(Washington, DC – November 14, 2012)
It’s a far cry from late night talk show host David Letterman’s “Top 10 List”, but the National Transportation Safety Board wishes as much public support and interest would be shown in the independent safety agency’s “Most Wanted List” of the nation’s 10 top safety challenges for 2013, ironically released earlier the day (Thursday) of the Midland, TX train crossing tragedy.
Principal among the NTSB’s “Wish List” is “Implementation of the PTC (Positive Train Control) System”, which was a mandate of the Rail Safety Improvement Act of 2008. The RSI Act itself was created as a remedy in the aftermath of a horrible accident that occurred in Chatsworth, CA when a Los Angeles Metrolink commuter passenger train ran red signals and collided with a standing Union Pacific freight train. The Metrolink engineer had been found to be texting, and was among the 25 fatalities suffered. Implementation of PTC was among the NTSB’s safety remedial recommendations for the Chatsworth collision.
PTC is a satellite-based safety override system designed to halt human error accidents involving passenger trains and trains carrying hazardous materials. It would require the inclusion of virtually every railroad system in the U.S., and is intended for implementation in 2015.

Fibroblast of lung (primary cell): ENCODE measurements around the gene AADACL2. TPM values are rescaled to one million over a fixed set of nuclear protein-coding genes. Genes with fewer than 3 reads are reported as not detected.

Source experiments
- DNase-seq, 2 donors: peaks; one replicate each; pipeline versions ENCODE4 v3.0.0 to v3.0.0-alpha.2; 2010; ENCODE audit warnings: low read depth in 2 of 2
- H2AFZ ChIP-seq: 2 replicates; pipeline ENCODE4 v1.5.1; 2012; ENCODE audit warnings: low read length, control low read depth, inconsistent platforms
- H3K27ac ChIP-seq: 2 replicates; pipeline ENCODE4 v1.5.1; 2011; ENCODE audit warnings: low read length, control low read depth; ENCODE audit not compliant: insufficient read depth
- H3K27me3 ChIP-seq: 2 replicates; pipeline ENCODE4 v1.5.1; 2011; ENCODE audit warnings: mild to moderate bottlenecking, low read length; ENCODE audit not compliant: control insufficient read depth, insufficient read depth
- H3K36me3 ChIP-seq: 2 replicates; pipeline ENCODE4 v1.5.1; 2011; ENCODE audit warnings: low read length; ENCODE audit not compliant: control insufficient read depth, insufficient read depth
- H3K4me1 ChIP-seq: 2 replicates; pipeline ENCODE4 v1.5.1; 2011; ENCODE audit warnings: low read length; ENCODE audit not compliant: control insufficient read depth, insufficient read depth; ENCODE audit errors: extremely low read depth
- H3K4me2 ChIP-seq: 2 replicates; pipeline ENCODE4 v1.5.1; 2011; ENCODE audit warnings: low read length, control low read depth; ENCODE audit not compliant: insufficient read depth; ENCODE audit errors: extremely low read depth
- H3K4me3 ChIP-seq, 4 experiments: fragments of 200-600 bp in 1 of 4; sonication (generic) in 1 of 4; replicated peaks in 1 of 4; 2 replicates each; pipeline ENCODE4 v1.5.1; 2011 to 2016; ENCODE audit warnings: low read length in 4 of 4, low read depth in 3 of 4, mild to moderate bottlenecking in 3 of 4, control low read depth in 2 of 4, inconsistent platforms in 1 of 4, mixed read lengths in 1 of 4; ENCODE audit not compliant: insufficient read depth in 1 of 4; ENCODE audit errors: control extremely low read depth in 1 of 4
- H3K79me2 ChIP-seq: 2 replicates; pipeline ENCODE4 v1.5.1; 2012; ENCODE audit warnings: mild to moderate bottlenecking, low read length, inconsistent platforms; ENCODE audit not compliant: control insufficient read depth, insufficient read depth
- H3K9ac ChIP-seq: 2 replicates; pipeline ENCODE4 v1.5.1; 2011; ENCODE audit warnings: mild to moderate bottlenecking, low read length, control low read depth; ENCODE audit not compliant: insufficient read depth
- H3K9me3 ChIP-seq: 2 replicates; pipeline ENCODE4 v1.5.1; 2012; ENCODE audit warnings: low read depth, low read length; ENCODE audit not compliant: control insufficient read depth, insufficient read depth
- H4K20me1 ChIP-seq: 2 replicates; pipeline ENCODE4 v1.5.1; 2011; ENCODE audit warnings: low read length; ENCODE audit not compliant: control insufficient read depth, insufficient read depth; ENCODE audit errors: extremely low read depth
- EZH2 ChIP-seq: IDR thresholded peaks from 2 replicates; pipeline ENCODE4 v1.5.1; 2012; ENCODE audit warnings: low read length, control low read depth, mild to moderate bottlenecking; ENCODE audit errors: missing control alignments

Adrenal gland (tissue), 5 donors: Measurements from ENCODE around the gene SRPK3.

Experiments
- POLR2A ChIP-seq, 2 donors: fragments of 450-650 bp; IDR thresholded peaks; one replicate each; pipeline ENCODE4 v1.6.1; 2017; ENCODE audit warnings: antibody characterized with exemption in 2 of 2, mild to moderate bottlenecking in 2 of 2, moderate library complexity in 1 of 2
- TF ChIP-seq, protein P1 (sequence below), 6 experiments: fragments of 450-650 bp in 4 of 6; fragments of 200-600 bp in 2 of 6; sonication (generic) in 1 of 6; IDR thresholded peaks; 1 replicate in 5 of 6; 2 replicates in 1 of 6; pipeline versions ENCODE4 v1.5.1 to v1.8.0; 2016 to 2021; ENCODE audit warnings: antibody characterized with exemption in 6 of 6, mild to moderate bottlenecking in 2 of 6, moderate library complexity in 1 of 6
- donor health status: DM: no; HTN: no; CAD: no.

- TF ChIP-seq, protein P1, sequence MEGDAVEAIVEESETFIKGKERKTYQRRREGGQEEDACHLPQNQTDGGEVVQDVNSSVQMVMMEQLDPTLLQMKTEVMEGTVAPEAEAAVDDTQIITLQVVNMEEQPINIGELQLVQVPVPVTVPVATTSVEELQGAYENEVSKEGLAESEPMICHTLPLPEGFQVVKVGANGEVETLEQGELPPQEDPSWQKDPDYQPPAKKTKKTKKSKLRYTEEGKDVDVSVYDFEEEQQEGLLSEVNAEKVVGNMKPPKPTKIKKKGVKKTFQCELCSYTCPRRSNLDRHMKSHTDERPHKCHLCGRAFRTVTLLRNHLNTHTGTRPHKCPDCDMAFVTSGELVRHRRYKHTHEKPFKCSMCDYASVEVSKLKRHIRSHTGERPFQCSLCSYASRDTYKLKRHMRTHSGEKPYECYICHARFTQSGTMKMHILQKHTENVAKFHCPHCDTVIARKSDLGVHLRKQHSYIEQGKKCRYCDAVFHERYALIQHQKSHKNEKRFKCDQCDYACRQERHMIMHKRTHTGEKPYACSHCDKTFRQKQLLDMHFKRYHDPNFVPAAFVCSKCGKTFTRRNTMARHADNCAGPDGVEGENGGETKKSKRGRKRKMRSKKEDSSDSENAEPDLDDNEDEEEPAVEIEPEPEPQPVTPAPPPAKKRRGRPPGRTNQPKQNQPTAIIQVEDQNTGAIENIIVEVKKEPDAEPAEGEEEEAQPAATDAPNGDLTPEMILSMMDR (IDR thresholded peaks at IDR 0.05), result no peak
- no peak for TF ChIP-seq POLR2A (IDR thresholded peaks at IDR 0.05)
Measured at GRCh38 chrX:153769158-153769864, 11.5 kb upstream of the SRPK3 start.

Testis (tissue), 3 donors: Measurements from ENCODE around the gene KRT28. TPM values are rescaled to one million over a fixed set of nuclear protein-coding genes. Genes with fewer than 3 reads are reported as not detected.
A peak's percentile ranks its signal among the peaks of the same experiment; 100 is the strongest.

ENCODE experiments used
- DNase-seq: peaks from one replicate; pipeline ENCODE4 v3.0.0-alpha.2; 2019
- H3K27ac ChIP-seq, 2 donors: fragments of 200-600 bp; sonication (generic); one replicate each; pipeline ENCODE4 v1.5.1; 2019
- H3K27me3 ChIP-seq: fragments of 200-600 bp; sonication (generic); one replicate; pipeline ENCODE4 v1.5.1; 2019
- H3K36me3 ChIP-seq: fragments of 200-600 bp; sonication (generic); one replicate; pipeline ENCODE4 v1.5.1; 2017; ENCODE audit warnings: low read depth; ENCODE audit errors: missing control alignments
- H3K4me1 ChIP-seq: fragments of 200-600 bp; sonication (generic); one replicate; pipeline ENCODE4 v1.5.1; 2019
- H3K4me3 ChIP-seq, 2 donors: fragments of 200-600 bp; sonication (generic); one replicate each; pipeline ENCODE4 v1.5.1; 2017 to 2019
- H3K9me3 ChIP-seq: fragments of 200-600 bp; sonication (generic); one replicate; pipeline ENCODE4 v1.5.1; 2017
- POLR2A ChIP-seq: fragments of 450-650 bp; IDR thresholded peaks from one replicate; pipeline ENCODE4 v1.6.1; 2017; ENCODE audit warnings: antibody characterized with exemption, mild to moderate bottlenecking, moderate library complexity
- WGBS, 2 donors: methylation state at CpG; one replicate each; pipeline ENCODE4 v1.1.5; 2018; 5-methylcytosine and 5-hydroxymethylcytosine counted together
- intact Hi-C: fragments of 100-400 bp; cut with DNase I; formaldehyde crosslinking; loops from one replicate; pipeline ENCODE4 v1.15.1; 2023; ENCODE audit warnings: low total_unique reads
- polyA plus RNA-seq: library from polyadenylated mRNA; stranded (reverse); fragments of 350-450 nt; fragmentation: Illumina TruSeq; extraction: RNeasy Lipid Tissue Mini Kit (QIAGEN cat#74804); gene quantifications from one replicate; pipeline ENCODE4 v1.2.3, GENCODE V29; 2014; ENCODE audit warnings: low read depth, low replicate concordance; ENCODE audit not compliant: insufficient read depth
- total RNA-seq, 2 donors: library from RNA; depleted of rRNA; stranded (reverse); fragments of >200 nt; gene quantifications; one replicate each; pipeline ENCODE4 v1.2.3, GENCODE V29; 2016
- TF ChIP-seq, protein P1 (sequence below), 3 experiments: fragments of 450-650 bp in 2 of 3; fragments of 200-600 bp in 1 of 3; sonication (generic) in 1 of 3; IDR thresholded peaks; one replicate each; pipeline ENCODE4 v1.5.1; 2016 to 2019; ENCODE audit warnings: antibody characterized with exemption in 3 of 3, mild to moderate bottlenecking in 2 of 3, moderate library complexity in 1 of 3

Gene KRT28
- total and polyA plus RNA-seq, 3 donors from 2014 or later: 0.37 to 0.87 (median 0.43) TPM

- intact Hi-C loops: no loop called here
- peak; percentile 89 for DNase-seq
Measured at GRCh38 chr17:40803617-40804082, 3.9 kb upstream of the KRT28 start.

On Friday, the Association of American Railroads (AAR), which represents America’s Class One railroads and serves as a united voice before Congress and the nation on rail matters said that, although the AAR and its members continue to be committed to a 2015 implementation and have already spent $1.5 billion in private money to comply with the RSI Act’s requirements, AAR Chairman and CEO Edward Hanberger cautioned that both the AAR and Federal Railroad Administration “have acknowledged that unresolved issues make that date unrealistic.”
Yet, the AAR chief said that “The freight railroads remain committed to implementing PTC and are doing all they can to address the challenges that have surfaced as implementation moves forward.”